Lisa Prostak, Efrat Barnea, Pnina Yaish, Dorit Zharhary
In recent years, the biological processes involved in the pathogenesis of Alzheimer’s disease (AD) have become increasingly better understood. It is now recognized that a key role is played by BACE1 proteases that cleave amyloid precursor protein (APP) to produce the amyloid β42 peptide fragment, ultimately resulting in the formation of amyloid plaques. Development of specific inhibitors of BACE1 proteases is thus one of the most active areas in the development of drugs for AD. This article describes a FRET-based screening system for the identification and assay of such inhibitors.
Due to the aging population in many countries, the prevalence of neurodegenerative diseases has increased, and finding a treatment or cure has become a focus of many researchers worldwide. AD is the most common cause of dementia, with age contributing to its onset. United Nations (UN) population projections estimate that the number of people older than 80 years will approach 370 million by the year 2050. Currently, it is estimated that 50% of people over age 85 are afflicted with AD, and that greater than 100 million people worldwide will suffer from dementia in 50 years. The vast number of people requiring constant care and related services will severely strain medical, monetary and human resources.
The onset of AD is gradual, with the appearance of clinical symptoms occurring between 60-70 years of age, and is characterized by the progressive loss of cognitive function. One of the primary causes for the progression of AD is believed to be the accumulation of amyloid beta peptide (Aβ) in the brain. Aβ is formed by the sequential cleaving of the amyloid precursor protein by the proteases BACE1 (β-secretase or beta-site APP-cleaving enzyme) and γ-secretase (Figure 1). The Aβ is secreted into the extracellular spaces and accumulates to form aggregates, fibrils and eventually amyloid deposits called senile plaques. The two types of Aβ formed from secretase cleavage are Aβ40 and Aβ42, with the latter being the prevalent form found in the senile plaques. Blocking the activity of BACE1 or γ-secretase can inhibit the production of Aβ peptides. Therefore, the identification of proteins or compounds that block secretase activity has been and remains a major goal of AD research.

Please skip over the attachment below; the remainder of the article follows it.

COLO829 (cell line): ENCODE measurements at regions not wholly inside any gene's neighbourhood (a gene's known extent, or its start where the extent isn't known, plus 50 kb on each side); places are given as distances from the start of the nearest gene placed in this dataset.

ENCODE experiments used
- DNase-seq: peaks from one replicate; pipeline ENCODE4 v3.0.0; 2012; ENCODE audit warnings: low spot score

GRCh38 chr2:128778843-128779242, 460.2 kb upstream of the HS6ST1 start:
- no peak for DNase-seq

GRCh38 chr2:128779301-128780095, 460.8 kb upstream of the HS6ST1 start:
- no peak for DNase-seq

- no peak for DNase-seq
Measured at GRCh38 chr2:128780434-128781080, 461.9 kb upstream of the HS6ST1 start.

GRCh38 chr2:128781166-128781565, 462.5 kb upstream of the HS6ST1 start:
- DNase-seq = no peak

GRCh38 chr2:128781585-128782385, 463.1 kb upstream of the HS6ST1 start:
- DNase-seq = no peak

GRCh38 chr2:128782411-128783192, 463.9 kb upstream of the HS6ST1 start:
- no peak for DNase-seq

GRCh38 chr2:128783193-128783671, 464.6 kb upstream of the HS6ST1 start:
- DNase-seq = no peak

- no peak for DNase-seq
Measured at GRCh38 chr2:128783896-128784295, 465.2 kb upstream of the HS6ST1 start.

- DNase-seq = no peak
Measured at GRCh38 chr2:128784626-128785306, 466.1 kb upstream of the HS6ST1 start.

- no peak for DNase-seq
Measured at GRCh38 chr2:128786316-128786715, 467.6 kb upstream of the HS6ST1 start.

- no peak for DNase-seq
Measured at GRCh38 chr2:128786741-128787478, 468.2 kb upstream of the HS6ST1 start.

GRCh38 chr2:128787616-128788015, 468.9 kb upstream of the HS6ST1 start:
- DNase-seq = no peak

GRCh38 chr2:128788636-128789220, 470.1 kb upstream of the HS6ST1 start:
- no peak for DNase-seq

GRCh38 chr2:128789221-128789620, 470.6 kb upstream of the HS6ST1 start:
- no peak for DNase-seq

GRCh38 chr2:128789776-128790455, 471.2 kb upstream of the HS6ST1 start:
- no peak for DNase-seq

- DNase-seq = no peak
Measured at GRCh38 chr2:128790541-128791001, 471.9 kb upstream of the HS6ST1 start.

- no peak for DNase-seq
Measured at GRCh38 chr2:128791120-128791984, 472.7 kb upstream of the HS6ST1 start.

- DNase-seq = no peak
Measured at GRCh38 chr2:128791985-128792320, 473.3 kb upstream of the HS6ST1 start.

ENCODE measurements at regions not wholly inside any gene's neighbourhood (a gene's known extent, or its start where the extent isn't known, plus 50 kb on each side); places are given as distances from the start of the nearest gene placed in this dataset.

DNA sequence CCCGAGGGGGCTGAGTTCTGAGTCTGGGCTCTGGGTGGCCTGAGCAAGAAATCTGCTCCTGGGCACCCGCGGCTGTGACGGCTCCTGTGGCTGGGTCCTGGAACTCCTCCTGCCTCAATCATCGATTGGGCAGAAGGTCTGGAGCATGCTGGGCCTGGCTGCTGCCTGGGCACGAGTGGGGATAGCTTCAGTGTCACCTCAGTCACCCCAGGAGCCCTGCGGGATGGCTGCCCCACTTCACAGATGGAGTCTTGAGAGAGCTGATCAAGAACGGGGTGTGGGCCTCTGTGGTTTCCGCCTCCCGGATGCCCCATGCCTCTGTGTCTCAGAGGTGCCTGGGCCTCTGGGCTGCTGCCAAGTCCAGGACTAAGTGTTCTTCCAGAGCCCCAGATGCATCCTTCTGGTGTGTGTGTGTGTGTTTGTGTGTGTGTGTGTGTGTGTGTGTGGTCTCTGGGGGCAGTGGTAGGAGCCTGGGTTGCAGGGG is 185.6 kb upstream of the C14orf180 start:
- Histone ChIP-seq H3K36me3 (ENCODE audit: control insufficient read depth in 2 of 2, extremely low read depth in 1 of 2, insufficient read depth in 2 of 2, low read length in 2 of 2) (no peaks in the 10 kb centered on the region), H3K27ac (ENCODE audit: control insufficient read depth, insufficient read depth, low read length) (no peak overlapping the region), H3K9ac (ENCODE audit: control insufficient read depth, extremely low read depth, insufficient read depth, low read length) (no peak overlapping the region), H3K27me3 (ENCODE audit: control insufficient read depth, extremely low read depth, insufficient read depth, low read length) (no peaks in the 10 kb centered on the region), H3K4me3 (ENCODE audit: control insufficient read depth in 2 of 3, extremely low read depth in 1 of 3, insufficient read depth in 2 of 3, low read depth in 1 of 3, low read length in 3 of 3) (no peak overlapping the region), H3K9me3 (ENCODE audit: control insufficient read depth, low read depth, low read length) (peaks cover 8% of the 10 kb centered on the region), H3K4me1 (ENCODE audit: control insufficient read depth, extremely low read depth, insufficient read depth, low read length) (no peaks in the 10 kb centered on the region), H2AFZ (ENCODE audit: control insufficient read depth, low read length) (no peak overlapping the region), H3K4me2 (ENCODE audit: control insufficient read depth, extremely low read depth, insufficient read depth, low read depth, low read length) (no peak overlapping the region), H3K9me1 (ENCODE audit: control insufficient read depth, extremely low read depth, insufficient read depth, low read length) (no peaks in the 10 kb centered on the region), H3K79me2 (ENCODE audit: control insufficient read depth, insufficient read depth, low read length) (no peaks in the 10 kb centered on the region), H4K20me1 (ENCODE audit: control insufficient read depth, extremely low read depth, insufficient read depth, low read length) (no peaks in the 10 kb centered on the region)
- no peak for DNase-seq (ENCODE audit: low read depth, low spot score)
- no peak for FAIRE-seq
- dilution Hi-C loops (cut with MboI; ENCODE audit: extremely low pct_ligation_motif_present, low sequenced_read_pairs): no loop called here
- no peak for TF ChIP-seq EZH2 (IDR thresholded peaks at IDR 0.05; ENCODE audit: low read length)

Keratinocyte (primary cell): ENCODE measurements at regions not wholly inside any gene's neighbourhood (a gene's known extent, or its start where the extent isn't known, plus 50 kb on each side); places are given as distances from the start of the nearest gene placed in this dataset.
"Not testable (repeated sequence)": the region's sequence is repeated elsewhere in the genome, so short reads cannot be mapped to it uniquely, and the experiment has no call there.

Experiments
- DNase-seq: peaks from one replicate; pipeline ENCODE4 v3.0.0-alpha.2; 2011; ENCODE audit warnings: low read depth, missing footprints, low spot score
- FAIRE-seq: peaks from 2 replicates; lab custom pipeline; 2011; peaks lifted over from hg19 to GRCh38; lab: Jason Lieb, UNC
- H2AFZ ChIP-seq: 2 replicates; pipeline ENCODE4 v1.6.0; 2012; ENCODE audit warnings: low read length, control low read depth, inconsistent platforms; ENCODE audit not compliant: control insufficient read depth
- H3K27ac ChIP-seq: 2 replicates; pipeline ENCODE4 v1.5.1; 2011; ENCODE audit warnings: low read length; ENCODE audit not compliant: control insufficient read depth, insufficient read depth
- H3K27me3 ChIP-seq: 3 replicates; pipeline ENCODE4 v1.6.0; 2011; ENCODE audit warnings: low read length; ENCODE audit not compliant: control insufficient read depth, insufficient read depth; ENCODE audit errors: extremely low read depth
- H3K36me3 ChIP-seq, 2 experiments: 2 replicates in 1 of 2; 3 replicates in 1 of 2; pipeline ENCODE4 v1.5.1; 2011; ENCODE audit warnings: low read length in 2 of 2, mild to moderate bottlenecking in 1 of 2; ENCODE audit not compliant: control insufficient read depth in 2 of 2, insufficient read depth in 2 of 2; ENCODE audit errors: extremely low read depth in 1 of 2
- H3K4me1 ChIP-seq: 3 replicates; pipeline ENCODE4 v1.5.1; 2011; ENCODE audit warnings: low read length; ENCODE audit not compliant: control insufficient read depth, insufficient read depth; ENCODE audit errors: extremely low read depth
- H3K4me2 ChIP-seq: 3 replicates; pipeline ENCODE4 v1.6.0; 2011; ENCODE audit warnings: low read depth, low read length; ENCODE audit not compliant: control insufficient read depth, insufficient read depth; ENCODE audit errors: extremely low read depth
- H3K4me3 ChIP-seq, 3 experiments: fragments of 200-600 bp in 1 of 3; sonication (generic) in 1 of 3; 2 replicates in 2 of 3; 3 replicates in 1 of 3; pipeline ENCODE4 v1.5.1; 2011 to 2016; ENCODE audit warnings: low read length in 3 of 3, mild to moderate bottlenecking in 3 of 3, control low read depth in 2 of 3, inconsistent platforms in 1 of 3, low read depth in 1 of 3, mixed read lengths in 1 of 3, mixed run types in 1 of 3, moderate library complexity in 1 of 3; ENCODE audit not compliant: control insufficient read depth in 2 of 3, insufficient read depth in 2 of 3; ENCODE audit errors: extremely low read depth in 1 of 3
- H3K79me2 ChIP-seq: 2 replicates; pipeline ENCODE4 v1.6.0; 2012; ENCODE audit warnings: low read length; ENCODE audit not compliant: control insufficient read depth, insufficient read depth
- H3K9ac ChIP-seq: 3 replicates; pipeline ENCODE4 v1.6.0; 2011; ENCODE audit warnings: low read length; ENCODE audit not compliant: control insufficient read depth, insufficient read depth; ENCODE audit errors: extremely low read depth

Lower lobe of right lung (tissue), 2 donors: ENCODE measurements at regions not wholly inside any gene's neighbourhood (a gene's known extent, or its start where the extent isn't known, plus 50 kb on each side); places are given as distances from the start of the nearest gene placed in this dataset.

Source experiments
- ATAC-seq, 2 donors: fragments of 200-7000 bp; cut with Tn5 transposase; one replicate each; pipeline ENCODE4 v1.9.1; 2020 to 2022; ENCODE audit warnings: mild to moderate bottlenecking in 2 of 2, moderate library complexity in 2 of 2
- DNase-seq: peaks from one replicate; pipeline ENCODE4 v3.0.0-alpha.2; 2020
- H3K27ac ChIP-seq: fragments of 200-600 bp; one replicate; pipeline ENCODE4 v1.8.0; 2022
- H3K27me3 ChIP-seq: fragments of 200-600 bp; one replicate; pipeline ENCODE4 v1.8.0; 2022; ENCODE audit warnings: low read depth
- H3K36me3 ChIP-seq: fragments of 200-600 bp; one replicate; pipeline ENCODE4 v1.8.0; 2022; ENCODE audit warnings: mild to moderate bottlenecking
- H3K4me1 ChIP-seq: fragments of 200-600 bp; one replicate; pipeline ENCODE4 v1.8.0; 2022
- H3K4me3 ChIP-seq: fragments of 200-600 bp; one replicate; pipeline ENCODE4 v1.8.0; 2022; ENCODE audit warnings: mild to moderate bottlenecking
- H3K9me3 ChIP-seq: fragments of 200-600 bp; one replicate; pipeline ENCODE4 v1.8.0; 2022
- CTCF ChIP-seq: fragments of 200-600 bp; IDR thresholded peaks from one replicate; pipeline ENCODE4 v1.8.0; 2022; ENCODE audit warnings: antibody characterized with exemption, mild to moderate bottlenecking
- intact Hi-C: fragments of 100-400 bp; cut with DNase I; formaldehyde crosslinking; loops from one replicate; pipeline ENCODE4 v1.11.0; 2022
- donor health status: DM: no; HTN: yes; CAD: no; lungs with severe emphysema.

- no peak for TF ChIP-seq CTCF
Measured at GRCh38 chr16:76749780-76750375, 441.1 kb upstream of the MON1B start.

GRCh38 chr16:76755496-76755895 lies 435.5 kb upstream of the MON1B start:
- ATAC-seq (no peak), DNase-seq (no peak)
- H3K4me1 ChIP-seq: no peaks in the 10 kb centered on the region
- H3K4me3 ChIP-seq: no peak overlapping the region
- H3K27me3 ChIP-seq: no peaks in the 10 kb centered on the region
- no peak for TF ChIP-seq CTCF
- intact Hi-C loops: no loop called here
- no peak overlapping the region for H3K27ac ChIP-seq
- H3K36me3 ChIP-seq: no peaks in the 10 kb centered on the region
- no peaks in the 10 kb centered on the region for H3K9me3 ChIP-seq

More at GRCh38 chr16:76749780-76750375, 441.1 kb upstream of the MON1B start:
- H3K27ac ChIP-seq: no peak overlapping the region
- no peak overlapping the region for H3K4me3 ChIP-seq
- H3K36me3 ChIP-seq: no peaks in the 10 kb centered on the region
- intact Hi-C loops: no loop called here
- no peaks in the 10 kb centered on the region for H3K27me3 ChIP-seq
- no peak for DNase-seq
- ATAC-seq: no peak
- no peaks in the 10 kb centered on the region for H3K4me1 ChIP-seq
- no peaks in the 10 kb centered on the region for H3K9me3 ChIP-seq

This intense interest in studying the inhibition of γ- and β-secretases for therapeutic intervention in AD patients is heightened by the fact that there is no effective drug for the treatment of the disease.1-3 Knockout studies show that BACE1 is critical for Aβ generation. Transgenic mice lacking BACE1 do not produce Aβ, but show an otherwise normal phenotype with no detrimental effects on viability or morphology.4 This fact raises the possibility that BACE1 inhibition could be achieved without developing toxic side effects. Consequently, BACE1 has become a target for drug discovery research.
Figure 1.Cleavage of Amyloid Precursor Protein. Amyloid precursor protein (APP) is sequentially cleaved first by β-secretase (BACE1) and then by γ-secretase to form soluble amyloid precursor protein β (sAppβ) and the amyloid β42 peptide fragment (Aβ42). The Aβ42 fragments then aggregate and form the extracellular senile plaques common to Alzheimer’s disease.
The BACE1 Activity Assay Kit (Product No. CS0010) is designed for BACE1 inhibitor screening and is based on a convenient method of fluorescence resonance energy transfer (FRET) in which the fluorescence signal is observed after the substrate is cleaved by BACE1 (Figure 2). Results are obtained in 2 hours, but data can be collected up to 24 hours after the addition of stop solution.
Figure 2.Principle of the Assay. The substrate is linked to a fluorescent dye on one end and to a quenching group on its other end. The fluorescence of the substrate is significantly reduced due to intramolecular resonance energy transfer to the quenching group. Upon substrate cleavage by the enzyme, there is a disturbance of the energy transfer resulting in the enhancement of the fluorescent signal.